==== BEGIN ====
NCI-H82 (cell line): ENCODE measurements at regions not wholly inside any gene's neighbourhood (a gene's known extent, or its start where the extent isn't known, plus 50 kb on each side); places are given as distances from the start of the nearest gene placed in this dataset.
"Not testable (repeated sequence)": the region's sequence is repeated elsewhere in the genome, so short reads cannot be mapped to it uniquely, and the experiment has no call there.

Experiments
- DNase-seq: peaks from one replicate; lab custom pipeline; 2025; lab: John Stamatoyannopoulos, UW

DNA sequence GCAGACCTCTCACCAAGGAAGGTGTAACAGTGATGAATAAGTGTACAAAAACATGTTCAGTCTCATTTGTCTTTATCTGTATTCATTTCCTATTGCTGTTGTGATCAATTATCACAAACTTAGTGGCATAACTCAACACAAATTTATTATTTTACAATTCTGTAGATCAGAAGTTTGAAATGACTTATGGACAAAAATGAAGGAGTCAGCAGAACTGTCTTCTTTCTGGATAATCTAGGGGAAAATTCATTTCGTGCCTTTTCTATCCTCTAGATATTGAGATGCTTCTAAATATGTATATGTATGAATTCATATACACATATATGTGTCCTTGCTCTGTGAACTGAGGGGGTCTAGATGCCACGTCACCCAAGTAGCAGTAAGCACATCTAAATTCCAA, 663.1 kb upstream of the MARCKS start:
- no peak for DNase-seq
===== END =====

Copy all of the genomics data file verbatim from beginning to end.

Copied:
NCI-H82 (cell line): ENCODE measurements at regions not wholly inside any gene's neighbourhood (a gene's known extent, or its start where the extent isn't known, plus 50 kb on each side); places are given as distances from the start of the nearest gene placed in this dataset.
"Not testable (repeated sequence)": the region's sequence is repeated elsewhere in the genome, so short reads cannot be mapped to it uniquely, and the experiment has no call there.

Experiments
- DNase-seq: peaks from one replicate; lab custom pipeline; 2025; lab: John Stamatoyannopoulos, UW

DNA sequence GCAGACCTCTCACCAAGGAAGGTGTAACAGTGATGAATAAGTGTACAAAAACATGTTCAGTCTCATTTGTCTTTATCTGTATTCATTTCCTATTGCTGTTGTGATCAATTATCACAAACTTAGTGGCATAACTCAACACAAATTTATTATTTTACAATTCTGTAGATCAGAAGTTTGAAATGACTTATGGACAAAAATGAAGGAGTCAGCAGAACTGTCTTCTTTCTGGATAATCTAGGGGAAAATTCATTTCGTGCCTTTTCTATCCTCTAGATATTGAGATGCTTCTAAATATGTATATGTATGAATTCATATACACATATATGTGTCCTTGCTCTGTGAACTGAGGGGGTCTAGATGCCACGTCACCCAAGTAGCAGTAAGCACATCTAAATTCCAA, 663.1 kb upstream of the MARCKS start:
- no peak for DNase-seq